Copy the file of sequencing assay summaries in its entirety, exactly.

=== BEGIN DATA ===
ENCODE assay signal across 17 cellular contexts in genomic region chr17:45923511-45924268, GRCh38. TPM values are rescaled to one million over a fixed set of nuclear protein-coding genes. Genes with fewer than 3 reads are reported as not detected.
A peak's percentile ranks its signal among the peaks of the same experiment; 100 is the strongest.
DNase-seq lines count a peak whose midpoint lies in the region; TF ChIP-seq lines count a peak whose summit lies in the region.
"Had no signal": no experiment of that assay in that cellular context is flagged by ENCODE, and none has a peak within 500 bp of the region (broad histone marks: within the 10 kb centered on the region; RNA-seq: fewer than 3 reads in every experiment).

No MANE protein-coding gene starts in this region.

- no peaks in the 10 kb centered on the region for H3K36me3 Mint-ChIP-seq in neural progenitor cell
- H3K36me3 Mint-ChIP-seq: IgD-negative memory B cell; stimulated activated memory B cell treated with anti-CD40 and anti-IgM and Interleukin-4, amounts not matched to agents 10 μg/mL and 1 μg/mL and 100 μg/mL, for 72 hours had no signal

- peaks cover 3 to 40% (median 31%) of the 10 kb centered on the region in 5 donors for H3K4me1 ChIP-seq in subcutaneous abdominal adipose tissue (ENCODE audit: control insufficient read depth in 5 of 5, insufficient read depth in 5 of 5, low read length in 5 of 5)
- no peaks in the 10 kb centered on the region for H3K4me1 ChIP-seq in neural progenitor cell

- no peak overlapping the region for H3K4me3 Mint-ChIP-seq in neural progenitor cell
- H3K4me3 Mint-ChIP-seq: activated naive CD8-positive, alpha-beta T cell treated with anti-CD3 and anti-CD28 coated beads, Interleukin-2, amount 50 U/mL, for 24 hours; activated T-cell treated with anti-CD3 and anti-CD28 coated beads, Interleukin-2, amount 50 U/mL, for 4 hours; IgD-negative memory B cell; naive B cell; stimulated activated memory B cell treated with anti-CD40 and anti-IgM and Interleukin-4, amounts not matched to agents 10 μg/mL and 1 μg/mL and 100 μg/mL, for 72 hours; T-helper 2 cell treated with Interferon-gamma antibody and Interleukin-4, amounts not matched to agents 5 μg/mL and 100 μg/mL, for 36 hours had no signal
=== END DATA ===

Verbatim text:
ENCODE assay signal across 17 cellular contexts in genomic region chr17:45923511-45924268, GRCh38. TPM values are rescaled to one million over a fixed set of nuclear protein-coding genes. Genes with fewer than 3 reads are reported as not detected.
A peak's percentile ranks its signal among the peaks of the same experiment; 100 is the strongest.
DNase-seq lines count a peak whose midpoint lies in the region; TF ChIP-seq lines count a peak whose summit lies in the region.
"Had no signal": no experiment of that assay in that cellular context is flagged by ENCODE, and none has a peak within 500 bp of the region (broad histone marks: within the 10 kb centered on the region; RNA-seq: fewer than 3 reads in every experiment).

No MANE protein-coding gene starts in this region.

- no peaks in the 10 kb centered on the region for H3K36me3 Mint-ChIP-seq in neural progenitor cell
- H3K36me3 Mint-ChIP-seq: IgD-negative memory B cell; stimulated activated memory B cell treated with anti-CD40 and anti-IgM and Interleukin-4, amounts not matched to agents 10 μg/mL and 1 μg/mL and 100 μg/mL, for 72 hours had no signal

- peaks cover 3 to 40% (median 31%) of the 10 kb centered on the region in 5 donors for H3K4me1 ChIP-seq in subcutaneous abdominal adipose tissue (ENCODE audit: control insufficient read depth in 5 of 5, insufficient read depth in 5 of 5, low read length in 5 of 5)
- no peaks in the 10 kb centered on the region for H3K4me1 ChIP-seq in neural progenitor cell

- no peak overlapping the region for H3K4me3 Mint-ChIP-seq in neural progenitor cell
- H3K4me3 Mint-ChIP-seq: activated naive CD8-positive, alpha-beta T cell treated with anti-CD3 and anti-CD28 coated beads, Interleukin-2, amount 50 U/mL, for 24 hours; activated T-cell treated with anti-CD3 and anti-CD28 coated beads, Interleukin-2, amount 50 U/mL, for 4 hours; IgD-negative memory B cell; naive B cell; stimulated activated memory B cell treated with anti-CD40 and anti-IgM and Interleukin-4, amounts not matched to agents 10 μg/mL and 1 μg/mL and 100 μg/mL, for 72 hours; T-helper 2 cell treated with Interferon-gamma antibody and Interleukin-4, amounts not matched to agents 5 μg/mL and 100 μg/mL, for 36 hours had no signal